encourage people to open and expand their wisdom and compassion. Everyone, who has
an interest in self-exploration is welcome in our monastery.

We have an eclectic congregation of people from different backgrounds and countries and
accommodate the variety of languages they speak. The monastery offers numerous
activities during the year, including interfaith dialogues, veggie buffets, a banquet in
appreciation of seniors, and pilgrimages to Castle Mountain.

As you tour the Temple, you will see Dharma Masters, identifiable by their robes and
volunteers, identifiable by their vests. Please ask them any questions you have regarding
the various exhibits and traditional Buddhist art displayed throughout the monastery.

This building, originally called the Bow Building was designed by Dr. Cam Sproule and
completed in 1959. The rough-cut stones are native to Alberta. Since moving into this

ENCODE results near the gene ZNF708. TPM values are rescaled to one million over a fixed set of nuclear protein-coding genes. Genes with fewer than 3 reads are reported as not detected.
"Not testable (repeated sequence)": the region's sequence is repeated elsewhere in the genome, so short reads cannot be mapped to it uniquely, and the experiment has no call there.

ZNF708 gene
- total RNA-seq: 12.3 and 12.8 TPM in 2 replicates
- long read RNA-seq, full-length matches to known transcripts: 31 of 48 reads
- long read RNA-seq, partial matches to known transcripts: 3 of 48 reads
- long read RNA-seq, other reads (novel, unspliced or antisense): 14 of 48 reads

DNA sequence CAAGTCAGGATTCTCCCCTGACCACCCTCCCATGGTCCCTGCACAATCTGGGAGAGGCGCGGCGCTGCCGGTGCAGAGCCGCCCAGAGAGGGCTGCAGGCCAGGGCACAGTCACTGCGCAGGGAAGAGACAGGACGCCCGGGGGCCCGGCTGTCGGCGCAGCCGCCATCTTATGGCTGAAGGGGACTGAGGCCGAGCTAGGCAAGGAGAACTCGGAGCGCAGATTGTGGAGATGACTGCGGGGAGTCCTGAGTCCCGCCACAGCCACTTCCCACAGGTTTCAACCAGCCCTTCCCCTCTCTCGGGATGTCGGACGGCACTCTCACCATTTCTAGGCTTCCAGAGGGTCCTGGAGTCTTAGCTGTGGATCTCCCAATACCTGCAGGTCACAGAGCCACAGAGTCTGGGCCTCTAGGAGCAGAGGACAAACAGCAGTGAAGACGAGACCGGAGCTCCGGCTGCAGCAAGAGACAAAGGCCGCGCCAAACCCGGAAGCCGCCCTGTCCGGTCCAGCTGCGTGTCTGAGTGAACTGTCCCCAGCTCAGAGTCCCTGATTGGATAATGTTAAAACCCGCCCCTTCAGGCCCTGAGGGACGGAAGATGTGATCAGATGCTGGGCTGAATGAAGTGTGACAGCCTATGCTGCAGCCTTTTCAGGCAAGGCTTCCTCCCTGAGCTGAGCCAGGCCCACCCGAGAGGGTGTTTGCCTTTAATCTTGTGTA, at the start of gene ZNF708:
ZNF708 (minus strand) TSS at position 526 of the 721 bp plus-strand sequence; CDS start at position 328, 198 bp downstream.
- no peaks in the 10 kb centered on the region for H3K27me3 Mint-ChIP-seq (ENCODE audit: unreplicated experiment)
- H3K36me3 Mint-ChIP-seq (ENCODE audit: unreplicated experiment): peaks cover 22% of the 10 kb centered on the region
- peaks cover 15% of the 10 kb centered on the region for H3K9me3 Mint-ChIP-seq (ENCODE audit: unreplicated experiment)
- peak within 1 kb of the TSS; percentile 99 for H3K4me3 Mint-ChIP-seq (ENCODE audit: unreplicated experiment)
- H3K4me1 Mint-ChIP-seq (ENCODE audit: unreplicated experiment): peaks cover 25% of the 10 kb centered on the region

building in 1996 we have undertaken two major renovations in 2005 and 2017 adding four
stories to the original building. The exterior is finished with the same rough-cut stones while
the interior now includes a meditation hall, a prayer hall, a dining area and ancillary rooms
for meetings and activities.

The prayer hall, completed in 2017, is called the Great Jewelled Hall. It is 62 feet in height
and houses the three bronze statues; the central statue of Vairochana Buddha including his
halo is 18 feet tall. The walls of the hall are lined with 10,000 statues which are all
handcrafted and made by volunteers in the basement of the monastery. You can view the
entire statue-making process in the video corner. At the west side of the Great Jewelled Hall
is a rare set of books of the Buddhist Canon.

In his address at the inauguration of the Great Jewelled Hall, Mayor Nenshi said, “This place
should be a centre of faith, a centre of community for many, many generations. . . . bringing